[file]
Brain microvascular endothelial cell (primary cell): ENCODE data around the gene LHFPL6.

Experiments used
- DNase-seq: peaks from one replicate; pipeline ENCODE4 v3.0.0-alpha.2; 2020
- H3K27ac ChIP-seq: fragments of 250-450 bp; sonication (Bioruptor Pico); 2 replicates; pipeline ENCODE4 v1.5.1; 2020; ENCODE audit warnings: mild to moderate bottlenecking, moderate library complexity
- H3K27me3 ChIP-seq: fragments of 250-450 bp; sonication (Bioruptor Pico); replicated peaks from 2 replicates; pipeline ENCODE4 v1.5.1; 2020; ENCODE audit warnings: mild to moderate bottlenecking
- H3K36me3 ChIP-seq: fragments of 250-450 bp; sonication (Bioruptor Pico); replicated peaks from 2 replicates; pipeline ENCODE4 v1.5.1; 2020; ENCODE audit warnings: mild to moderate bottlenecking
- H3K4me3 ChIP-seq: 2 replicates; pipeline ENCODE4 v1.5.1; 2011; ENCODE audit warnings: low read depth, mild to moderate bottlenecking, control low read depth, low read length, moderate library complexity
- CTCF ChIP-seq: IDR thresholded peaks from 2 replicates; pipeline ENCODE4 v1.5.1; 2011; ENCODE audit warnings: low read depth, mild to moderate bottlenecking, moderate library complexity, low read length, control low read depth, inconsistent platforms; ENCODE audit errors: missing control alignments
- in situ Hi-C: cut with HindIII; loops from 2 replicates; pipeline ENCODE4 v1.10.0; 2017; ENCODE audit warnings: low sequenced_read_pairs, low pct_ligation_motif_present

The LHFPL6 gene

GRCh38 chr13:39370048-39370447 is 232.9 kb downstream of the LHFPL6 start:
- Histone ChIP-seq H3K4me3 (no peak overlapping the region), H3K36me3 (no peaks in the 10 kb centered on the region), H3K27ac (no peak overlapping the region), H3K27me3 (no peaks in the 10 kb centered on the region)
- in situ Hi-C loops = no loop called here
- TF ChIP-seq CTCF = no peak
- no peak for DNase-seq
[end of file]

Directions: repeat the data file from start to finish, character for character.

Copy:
Brain microvascular endothelial cell (primary cell): ENCODE data around the gene LHFPL6.

Experiments used
- DNase-seq: peaks from one replicate; pipeline ENCODE4 v3.0.0-alpha.2; 2020
- H3K27ac ChIP-seq: fragments of 250-450 bp; sonication (Bioruptor Pico); 2 replicates; pipeline ENCODE4 v1.5.1; 2020; ENCODE audit warnings: mild to moderate bottlenecking, moderate library complexity
- H3K27me3 ChIP-seq: fragments of 250-450 bp; sonication (Bioruptor Pico); replicated peaks from 2 replicates; pipeline ENCODE4 v1.5.1; 2020; ENCODE audit warnings: mild to moderate bottlenecking
- H3K36me3 ChIP-seq: fragments of 250-450 bp; sonication (Bioruptor Pico); replicated peaks from 2 replicates; pipeline ENCODE4 v1.5.1; 2020; ENCODE audit warnings: mild to moderate bottlenecking
- H3K4me3 ChIP-seq: 2 replicates; pipeline ENCODE4 v1.5.1; 2011; ENCODE audit warnings: low read depth, mild to moderate bottlenecking, control low read depth, low read length, moderate library complexity
- CTCF ChIP-seq: IDR thresholded peaks from 2 replicates; pipeline ENCODE4 v1.5.1; 2011; ENCODE audit warnings: low read depth, mild to moderate bottlenecking, moderate library complexity, low read length, control low read depth, inconsistent platforms; ENCODE audit errors: missing control alignments
- in situ Hi-C: cut with HindIII; loops from 2 replicates; pipeline ENCODE4 v1.10.0; 2017; ENCODE audit warnings: low sequenced_read_pairs, low pct_ligation_motif_present

The LHFPL6 gene

GRCh38 chr13:39370048-39370447 is 232.9 kb downstream of the LHFPL6 start:
- Histone ChIP-seq H3K4me3 (no peak overlapping the region), H3K36me3 (no peaks in the 10 kb centered on the region), H3K27ac (no peak overlapping the region), H3K27me3 (no peaks in the 10 kb centered on the region)
- in situ Hi-C loops = no loop called here
- TF ChIP-seq CTCF = no peak
- no peak for DNase-seq